27. Risk prima facie passes with property

(1)Unless otherwise agreed, the goods remain at the seller’s risk until the property in the goods is transferred to the buyer.
(2)Where the property in the goods is transferred to the buyer under subsection (1), the goods are at the buyer’s risk whether delivery has been made or not.
(3)Notwithstanding subsection (1), the risk of loss shall not pass from the seller to the buyer unless the actions of the seller conform with all the conditions imposed upon the seller under the contract.
(4)Where a delivery has been delayed through the fault of the buyer or the seller, the goods are at the risk of the party at fault as regards any loss, which might not have occurred, but for that fault.
(5)This section shall not affect the duties or liabilities of the seller or the buyer as a bailee of the goods of the other party.
(6)Where an aggrieved party in case of breach of contract, is in control of goods and those goods are not covered by his or her insurance, the party in breach is liable for any loss or damage as a result of the breach caused to the aggrieved party.

28. Reservation of right of disposal

(1)Where there is a contract for the sale of specific goods, or where goods are subsequently appropriated to the contract, the seller may, by the terms of the contract or appropriation, reserve the right of disposal of the goods until certain conditions are fulfilled.
(2)Where the seller reserves the right of disposal of the goods under subsection (1), then, notwithstanding the delivery of the goods to the buyer, or to a carrier or other bailee for the purposes of transmission to the buyer, the property in the goods does not pass to the buyer until the conditions imposed by the seller are fulfilled.
(3)Where goods are shipped, and by the bill of lading the goods are deliverable to the order of the seller or his or her agent, the seller is prima facie taken to reserve the right of disposal.
(4)Where the seller of goods draws on the buyer for the price, and transmits the bill of exchange and bill of lading to the buyer together to secure acceptance or payment of the bill of exchange—(a)the buyer is bound to return the bill of lading if he or she does not honour the bill of exchange; and(b)where the buyer wrongfully retains the bill of lading, the property in the goods does not pass to him or her.

Transfer of title

29. Sale by person not the owner

(1)Subject to this Act, where goods are sold by a person who is not the owner of the goods, and who does not sell them under the authority or with the consent of the owner, the buyer acquires no better title to the goods than the seller had, unless the owner of the goods is by his or her conduct precluded from denying the seller’s authority to sell.
(2)This Act shall not affect—(a)any enactment enabling the apparent owner of goods to dispose of them as if he or she were the true owner of the goods;(b)the validity of any contract of sale under any special common law or statutory power of sale or under the order of a court of competent jurisdiction.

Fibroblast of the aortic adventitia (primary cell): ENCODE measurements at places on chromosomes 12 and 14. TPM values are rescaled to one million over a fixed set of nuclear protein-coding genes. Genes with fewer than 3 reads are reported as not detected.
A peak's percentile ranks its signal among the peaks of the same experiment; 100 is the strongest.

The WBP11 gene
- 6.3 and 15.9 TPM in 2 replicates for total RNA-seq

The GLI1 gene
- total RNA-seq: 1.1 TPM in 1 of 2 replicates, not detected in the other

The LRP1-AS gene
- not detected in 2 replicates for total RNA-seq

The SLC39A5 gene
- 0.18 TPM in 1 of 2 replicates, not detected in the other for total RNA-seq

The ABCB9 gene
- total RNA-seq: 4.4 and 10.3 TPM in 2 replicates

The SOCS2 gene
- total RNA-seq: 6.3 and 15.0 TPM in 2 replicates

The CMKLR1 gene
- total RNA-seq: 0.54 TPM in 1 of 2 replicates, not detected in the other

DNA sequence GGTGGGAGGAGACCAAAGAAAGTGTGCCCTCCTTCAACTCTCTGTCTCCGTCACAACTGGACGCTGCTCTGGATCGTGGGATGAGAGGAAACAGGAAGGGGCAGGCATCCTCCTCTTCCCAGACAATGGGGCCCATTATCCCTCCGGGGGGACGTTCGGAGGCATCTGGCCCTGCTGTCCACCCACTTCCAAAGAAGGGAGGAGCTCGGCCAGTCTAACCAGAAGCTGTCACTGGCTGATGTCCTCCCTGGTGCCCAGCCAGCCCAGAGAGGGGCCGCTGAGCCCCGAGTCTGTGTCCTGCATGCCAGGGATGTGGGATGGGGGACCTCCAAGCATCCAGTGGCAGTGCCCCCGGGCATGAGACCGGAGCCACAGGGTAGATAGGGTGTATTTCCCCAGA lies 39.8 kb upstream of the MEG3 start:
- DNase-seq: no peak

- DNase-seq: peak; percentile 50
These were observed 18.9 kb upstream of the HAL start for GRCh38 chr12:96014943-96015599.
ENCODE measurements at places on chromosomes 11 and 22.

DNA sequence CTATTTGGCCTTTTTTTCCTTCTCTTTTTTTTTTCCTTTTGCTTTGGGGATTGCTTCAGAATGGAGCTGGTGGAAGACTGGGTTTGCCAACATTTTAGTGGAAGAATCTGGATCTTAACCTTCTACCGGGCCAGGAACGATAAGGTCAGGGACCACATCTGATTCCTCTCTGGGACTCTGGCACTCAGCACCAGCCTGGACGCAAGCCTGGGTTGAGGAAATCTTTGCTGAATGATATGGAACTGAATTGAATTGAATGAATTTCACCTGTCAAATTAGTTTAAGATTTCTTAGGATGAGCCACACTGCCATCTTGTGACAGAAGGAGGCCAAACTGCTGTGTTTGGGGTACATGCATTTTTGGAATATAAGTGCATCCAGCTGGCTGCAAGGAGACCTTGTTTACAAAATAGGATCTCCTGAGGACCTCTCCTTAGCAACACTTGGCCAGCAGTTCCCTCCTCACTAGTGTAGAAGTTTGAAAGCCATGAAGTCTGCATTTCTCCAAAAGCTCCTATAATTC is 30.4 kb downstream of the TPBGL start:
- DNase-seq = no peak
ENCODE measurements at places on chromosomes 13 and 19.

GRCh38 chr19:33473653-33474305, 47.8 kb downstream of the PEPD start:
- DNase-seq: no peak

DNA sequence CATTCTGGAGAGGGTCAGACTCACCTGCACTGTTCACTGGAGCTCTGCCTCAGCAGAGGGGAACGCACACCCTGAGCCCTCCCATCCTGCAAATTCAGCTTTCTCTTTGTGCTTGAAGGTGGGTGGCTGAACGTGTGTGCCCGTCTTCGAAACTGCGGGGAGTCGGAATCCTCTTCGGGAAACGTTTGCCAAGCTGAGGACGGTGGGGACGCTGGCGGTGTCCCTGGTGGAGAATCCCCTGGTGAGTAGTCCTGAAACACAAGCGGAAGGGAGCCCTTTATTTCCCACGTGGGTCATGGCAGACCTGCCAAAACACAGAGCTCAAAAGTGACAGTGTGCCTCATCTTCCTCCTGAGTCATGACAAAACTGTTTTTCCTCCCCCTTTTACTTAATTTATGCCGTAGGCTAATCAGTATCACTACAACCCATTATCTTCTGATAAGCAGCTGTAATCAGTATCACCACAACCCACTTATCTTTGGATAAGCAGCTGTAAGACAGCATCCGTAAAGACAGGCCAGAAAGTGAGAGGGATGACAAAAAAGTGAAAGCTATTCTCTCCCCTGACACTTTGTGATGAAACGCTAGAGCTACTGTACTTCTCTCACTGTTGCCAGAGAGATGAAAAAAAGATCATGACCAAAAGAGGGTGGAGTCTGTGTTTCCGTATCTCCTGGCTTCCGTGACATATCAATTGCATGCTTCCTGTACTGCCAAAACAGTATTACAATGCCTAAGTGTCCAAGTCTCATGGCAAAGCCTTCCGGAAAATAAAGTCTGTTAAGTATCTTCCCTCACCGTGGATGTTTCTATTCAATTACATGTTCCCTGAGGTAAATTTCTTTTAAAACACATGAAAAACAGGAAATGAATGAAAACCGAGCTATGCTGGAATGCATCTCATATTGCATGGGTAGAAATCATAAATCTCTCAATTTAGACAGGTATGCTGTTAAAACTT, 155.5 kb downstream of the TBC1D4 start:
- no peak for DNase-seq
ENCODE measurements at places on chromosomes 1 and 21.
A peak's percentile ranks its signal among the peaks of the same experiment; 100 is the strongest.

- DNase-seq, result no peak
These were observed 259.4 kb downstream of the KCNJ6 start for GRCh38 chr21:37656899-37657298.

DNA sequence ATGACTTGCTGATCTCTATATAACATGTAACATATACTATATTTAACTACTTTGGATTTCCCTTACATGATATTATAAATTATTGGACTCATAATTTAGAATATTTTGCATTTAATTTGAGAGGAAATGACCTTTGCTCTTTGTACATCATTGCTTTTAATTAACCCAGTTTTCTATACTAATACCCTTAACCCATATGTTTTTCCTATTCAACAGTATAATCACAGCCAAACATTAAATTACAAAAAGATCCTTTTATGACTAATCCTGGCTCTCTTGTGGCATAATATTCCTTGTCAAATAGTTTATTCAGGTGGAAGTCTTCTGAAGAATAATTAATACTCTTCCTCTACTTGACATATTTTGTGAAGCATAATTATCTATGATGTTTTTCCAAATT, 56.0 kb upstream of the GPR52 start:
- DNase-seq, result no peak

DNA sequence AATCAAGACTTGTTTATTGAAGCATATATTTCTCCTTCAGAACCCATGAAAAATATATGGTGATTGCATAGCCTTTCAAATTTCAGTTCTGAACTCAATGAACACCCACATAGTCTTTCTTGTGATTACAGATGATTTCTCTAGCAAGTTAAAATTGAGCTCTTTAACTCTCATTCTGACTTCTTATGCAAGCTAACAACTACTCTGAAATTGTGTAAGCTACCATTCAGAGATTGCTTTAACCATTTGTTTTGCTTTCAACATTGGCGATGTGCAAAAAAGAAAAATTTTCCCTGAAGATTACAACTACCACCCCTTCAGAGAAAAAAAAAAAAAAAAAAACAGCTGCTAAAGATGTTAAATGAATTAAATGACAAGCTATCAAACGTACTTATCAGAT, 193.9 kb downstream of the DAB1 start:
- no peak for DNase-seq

30. Sale under voidable title

When the seller of goods has a voidable title to the goods, but his or her title has not been avoided at the time of the sale, the buyer acquires a good title to the goods, if he or she buys them in good faith and without notice of the seller’s defect in title.

31. Effect of theft or fraud on title of owner of converted goods

(1)Where goods have been stolen and the offender is prosecuted to conviction, the property in the stolen goods reverts to the person who was the owner of the goods, or his personal representative, notwithstanding any intermediate dealing with them.
(2)Where after the theft the owner loses possession of the goods, the owner or his or her personal representative may by order of the trial court, recover possession of the goods from any person for the time being in possession of the goods.
(3)Notwithstanding any enactment to the contrary, where goods have been obtained by fraud or other wrongful means not amounting to theft, the property in the goods shall not revest in the person who was the owner of the goods, or his or her personal representative, by reason only of the conviction of the offender.

32. Seller or buyer in possession after sale

(1)Where a person who has sold goods continues or is in possession of the goods, or of the documents of title to the goods, the delivery or transfer by that person, or by an agent acting for him or her, of the goods or documents of title under any sale, pledge, or other disposition of the goods, to any person receiving them in good faith and without notice of the previous sale, shall have the same effect as if the person making the delivery or transfer were expressly authorised by the owner of the goods to make the delivery or transfer.
(2)Where a person who has bought or agreed to buy goods obtains, with the consent of the seller, possession of the goods or the documents of title to the goods, the delivery or transfer by that person, or by an agent acting for him or her, of the goods or documents of title, under any sale, pledge, or other disposition of them, to any person receiving them in good faith and without notice of any lien or other right of the original seller in respect of the goods shall have the same effect as if the person making the delivery or transfer were an agent in possession of the goods or documents of title with the consent of the owner.